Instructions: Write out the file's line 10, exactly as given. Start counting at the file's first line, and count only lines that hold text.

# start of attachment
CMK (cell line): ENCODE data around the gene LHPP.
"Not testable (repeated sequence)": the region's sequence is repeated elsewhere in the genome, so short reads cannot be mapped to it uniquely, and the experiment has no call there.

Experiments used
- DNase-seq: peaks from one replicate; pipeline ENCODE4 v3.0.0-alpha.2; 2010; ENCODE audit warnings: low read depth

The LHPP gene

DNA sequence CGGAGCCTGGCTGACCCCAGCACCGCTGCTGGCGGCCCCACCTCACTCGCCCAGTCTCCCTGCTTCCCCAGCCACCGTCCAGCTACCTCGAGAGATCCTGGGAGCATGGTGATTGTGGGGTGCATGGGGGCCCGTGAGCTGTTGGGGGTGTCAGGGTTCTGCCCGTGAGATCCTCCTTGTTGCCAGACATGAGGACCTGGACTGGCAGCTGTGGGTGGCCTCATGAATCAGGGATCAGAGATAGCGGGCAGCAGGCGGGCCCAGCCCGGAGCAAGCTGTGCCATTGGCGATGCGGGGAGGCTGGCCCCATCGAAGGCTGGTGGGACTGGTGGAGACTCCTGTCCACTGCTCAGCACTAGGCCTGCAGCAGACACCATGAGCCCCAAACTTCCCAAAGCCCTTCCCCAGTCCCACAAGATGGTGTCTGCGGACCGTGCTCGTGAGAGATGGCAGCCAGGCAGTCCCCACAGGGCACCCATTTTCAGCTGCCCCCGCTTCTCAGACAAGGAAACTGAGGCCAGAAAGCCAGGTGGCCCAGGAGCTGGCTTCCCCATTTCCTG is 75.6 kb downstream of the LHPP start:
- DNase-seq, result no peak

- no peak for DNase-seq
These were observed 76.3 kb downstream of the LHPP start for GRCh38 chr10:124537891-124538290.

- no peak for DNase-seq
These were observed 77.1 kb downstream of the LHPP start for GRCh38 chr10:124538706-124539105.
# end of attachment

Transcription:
- no peak for DNase-seq